Syria Smarting From Russian Fuel Shutoff
LONDON — Syria is facing a halt in imports of diesel needed to power heavy vehicles including army tanks, as a stream of shipments from Russia and other sources has dried up over the past four weeks, industry sources say.
Ordinary Syrians have been grappling with fuel supply shortages for months as Western sanctions prompted most European oil firms to drop trade with Syria. The halt in Russian supplies could exacerbate the pain already felt by many struggling to make a living with limited access to fuel and power.
Thousands of people have been killed in Syria during a yearlong popular revolt against President Bashar Assad's rule, a conflict in which the military's use of heavy vehicles has been prominent.
Shortages of gas oil, which can be marketed as diesel, are already hurting local industries. In the northeast, for instance, agriculture is suffering because farmers have been unable to secure fuel for tractors and other agricultural machinery.
"We can't farm because they've cut off the electricity and they haven't been distributing fuel. So we can't use our farming equipment, for example. We've lost our livelihood," said Melhem, a farmer from Hasakeh.
As many as nine cargoes of gas oil were delivered per month this year according to data from a shipper — mainly from Russian ports — but also from political allies Iran and Venezuela. Average cargoes contain about 30,000 tons of fuel.
However, in the past four weeks, not one shipment of gas oil has reached Syria's oil ports Banias and Tartus, according to industry sources.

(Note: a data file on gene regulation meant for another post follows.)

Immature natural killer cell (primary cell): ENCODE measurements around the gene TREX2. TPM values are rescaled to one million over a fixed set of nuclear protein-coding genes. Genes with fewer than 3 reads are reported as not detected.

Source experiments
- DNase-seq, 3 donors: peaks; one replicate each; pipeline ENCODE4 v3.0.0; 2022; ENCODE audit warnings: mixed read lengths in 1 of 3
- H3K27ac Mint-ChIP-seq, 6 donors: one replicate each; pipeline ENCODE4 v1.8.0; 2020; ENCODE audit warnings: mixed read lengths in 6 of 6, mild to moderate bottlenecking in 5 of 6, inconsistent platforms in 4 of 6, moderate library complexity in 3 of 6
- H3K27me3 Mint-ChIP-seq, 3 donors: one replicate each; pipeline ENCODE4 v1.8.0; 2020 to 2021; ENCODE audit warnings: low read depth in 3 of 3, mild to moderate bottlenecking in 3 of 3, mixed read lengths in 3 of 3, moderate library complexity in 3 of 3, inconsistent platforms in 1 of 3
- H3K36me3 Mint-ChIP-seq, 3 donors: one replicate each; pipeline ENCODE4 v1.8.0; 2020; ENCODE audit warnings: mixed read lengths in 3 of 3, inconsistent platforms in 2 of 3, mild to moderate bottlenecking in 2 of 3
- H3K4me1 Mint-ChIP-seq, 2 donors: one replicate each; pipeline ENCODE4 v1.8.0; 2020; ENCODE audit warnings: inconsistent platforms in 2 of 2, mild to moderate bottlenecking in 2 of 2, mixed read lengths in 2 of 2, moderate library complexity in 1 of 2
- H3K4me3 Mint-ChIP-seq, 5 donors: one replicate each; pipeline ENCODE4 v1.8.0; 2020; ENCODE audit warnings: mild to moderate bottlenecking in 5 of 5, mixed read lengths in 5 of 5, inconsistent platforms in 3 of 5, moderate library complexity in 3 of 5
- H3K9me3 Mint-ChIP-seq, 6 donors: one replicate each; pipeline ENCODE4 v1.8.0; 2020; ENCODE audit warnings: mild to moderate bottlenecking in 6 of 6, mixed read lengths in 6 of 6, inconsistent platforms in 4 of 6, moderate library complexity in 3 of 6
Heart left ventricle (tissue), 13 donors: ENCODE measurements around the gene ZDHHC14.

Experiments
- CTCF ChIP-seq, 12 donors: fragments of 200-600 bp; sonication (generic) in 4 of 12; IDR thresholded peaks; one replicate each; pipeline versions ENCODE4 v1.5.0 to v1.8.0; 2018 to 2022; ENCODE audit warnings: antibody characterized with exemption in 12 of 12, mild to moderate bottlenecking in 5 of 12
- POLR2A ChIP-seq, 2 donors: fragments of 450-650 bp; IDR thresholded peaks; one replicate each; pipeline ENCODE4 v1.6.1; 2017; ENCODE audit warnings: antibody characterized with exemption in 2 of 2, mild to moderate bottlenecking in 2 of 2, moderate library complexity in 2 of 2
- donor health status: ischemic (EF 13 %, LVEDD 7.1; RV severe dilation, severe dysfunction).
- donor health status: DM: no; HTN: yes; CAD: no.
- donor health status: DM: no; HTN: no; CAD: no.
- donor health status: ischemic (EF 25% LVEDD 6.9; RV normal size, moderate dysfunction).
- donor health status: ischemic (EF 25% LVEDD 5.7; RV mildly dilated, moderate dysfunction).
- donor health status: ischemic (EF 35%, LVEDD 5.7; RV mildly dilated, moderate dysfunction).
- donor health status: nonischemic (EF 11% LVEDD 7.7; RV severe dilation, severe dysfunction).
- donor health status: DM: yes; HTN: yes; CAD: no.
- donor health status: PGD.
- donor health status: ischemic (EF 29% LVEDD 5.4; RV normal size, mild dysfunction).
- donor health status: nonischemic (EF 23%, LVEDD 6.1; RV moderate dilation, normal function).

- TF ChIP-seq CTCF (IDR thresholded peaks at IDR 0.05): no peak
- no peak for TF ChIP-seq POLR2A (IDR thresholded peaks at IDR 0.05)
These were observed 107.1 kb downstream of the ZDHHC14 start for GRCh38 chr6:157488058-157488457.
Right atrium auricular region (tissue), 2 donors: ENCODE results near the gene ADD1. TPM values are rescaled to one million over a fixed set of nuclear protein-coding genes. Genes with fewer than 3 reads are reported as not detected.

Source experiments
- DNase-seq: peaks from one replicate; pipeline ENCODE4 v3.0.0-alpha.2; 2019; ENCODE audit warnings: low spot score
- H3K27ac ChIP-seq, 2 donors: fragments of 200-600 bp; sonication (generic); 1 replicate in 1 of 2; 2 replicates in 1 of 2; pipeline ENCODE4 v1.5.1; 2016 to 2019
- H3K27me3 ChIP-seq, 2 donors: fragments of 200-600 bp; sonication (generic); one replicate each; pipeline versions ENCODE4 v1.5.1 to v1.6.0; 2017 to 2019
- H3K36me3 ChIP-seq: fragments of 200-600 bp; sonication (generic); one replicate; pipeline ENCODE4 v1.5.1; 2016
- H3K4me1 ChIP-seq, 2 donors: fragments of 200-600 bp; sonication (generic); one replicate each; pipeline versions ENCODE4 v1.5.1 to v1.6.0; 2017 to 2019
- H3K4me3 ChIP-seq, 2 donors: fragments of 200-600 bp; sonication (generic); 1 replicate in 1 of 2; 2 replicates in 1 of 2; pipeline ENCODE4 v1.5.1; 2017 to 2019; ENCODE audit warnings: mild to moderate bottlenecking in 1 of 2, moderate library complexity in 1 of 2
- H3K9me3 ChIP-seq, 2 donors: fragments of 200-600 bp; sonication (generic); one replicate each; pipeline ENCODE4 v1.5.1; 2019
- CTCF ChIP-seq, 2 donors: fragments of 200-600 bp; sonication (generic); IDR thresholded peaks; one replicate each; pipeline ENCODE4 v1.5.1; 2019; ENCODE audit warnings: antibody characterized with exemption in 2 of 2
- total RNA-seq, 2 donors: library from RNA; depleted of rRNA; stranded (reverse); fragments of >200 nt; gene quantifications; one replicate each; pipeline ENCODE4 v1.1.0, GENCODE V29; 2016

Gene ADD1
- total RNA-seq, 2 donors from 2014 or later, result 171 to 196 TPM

Industry sources say the last shipment of refined oil seen to reach Syria was delivered from Russia aboard the Cape Benat on April 11.
The transaction was handled by Galaxy, a Monaco-based shipper, which said a tightening of EU sanctions in March had forced the firm to cut ties with Syria's distribution company Mahrukat.
The EU's move also forced Greek company Naftomar, previously a mainstay of Syrian imports, to halt deliveries of the heating fuel liquefied petroleum gas used in Syrian homes and businesses.
LPG imports are seen as peaceful because they play a vital role in regions with limited infrastructure for piping gas, and a Naftomar director said in April that the stoppage would make it difficult for Syrians to cook and keep themselves warm.
Six cargoes of LPG were delivered to Syria in March, but no further imports of the fuel have been seen since and trade sources say shortages are getting worse.
An Iranian tanker in late March reached Syria with a cargo of gas oil, and left in April with a cargo of Syrian gasoline, in what appeared to be an exchange of refined oil products between allies.
It is not clear why Iranian shipments have also dried up, although Iran is also grappling with Western sanctions and many of its oil tankers are being used to store unsold crude oil.
Venezuela's government confirmed that it had sent at least two shipments of fuel to Syria in February, but has not sent any since.
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